Cortical mechanisms underlying low-level motion processing in the visual system of human and non-human primates

This thesis is about the cortical mechanisms underlying low-level motion processing in the retino-geniculo-cortical pathway of the primate visual system. The findings in this thesis provide new insights into the mechanisms underlying local motion detection and its integration into a global motion percept.

Full text
Full text

Detection of local motion requires correlation in time and space. To study the spatiotemporal characteristics of normal (phi) motion, we have developed a new stimulus paradigm. The stimulus consists of a random dot pattern in which each dot was presented in two frames only, separated by a specified interval. On each frame, half of the dots were refreshed and the other half was a displaced reincarnation of the pattern generated one or more frames earlier. By flipping the contrast of the displaced dots, we could also study the spatio-temporal characteristics of reverse-phi motion . We also developed a no-phi stimulus. In this stimulus the contrast of the displaced dots was set to the background luminance.

A remarkable finding was that the spatiotemporal properties of phi and reverse phi motion are very similar. With the no-phi stimulus, we demonstrated that the lack of motion information is insufficient to trigger a reverse-phi percept and explain its spatio-temporal sensitivity. This strongly suggests that efficient detection of correlation across ON and OFF channels occurs.

This postulation naturally led to the question how these signals from the ON and OFF channels are combined. Mo and Koch (2003) suggested that correlations between opposite contrast polarities lead to activation of motion detectors sensitive to motion in the opposite direction. However, an alternative explanation is possible, namely that correlations with opposite contrast polarities lead to a reduced activity of motion detectors sensitive to movement in one direction than the physical movement. We show that our alternative hypothesis gives a better explanation. The proof is based on experiments showing that reverse-phi percepts in many respects behave like motion after-effects , and not, as suggested by Mo and Koch (2003), as normal movement. Correlations between equal contrast polarities increase the activity and are used as `positive' evidence that a movement component. Correlations between opposite polarities decrease the activity and provide 'negative' evidence that a movement component is absent. Such a mechanism is advantageous for the visual system, because the weighing of positive and negative evidence of movement at the lowest level components of the motion signal to noise ratio increases and thus leads to a more efficient system for motion detection.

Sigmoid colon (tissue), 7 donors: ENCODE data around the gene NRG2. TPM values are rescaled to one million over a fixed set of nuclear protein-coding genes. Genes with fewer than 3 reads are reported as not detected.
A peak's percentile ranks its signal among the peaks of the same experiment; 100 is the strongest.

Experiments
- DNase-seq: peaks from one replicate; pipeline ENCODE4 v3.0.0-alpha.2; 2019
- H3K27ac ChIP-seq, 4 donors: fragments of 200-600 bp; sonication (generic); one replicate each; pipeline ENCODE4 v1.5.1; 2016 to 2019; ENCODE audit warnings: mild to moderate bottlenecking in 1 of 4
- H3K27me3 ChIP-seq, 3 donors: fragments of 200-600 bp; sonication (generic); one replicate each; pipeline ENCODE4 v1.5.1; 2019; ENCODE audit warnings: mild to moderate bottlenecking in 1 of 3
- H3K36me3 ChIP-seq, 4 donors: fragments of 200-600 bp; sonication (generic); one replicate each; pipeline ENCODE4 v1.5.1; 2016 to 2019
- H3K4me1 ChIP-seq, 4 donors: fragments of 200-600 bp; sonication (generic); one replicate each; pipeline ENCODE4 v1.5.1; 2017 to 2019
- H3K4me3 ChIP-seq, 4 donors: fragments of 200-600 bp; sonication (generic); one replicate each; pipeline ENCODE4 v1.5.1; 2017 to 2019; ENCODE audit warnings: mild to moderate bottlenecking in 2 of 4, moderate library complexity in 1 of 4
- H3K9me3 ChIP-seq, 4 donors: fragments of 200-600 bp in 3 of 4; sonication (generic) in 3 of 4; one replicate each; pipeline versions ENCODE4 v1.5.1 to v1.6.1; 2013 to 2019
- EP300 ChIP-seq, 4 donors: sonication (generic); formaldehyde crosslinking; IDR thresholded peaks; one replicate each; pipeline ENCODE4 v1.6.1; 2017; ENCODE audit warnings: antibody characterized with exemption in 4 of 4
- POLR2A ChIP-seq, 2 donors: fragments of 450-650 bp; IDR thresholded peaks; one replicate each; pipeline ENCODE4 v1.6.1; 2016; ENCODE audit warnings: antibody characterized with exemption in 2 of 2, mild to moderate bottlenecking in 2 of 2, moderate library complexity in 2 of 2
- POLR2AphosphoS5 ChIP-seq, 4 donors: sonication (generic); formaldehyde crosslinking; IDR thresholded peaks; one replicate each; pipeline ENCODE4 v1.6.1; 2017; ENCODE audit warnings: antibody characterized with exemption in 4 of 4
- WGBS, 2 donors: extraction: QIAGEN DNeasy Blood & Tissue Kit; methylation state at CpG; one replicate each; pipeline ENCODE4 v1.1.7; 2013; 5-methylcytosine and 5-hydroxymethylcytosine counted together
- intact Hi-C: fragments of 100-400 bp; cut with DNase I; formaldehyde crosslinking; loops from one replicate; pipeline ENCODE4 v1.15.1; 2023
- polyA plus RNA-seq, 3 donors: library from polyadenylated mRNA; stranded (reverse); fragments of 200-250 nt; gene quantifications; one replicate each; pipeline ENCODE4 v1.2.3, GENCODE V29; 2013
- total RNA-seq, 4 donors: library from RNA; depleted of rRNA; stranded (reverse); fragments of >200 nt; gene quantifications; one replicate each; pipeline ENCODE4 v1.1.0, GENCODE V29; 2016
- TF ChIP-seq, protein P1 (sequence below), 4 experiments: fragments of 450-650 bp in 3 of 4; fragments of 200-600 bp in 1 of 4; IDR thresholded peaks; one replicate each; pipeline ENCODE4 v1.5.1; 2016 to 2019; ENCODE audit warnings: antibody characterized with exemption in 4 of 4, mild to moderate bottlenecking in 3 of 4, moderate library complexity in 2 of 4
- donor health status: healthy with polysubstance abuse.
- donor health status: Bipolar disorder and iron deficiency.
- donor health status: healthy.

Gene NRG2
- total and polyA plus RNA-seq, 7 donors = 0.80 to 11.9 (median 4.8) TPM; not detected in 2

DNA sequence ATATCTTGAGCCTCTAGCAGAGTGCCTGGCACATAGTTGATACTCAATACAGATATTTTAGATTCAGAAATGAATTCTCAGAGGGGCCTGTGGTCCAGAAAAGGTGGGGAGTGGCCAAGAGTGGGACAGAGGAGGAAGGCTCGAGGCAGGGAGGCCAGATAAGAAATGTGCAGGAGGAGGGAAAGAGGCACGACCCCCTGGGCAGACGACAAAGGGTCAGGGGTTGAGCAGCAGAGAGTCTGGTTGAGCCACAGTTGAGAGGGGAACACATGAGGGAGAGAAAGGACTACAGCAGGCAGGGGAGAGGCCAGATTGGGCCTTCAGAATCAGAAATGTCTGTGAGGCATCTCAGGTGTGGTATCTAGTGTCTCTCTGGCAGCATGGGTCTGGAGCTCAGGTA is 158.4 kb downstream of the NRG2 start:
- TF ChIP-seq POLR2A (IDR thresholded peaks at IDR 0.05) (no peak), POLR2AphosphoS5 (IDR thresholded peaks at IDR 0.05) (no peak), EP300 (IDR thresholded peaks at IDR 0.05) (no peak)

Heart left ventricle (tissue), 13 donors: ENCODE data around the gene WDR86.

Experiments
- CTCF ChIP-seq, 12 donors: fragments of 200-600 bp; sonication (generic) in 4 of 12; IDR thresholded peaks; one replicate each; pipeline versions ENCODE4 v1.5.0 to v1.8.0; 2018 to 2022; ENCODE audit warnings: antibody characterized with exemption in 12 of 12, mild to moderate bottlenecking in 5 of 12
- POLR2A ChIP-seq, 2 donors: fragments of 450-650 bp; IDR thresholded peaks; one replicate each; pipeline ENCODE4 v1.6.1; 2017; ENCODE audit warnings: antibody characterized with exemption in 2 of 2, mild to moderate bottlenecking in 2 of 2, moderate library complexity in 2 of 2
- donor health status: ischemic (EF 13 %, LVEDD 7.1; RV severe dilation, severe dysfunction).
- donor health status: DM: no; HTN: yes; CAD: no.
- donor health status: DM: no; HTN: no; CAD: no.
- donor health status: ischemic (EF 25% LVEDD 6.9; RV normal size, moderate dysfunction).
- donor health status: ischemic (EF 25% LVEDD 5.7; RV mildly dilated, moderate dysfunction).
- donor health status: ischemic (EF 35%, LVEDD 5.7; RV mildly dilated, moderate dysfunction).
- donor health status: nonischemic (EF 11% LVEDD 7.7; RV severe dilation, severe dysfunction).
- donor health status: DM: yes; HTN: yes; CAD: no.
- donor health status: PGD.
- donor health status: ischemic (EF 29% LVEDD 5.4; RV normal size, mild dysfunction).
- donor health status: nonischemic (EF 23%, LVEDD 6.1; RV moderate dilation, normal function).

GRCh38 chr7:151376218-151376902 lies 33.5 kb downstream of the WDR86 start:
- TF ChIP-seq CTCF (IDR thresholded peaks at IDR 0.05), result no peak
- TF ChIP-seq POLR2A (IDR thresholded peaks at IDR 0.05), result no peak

The findings of this thesis are incorporated into a model and discussed in a broader context. The thesis ends with concluding remarks and suggestions for further research and some preliminary results that support our conclusions.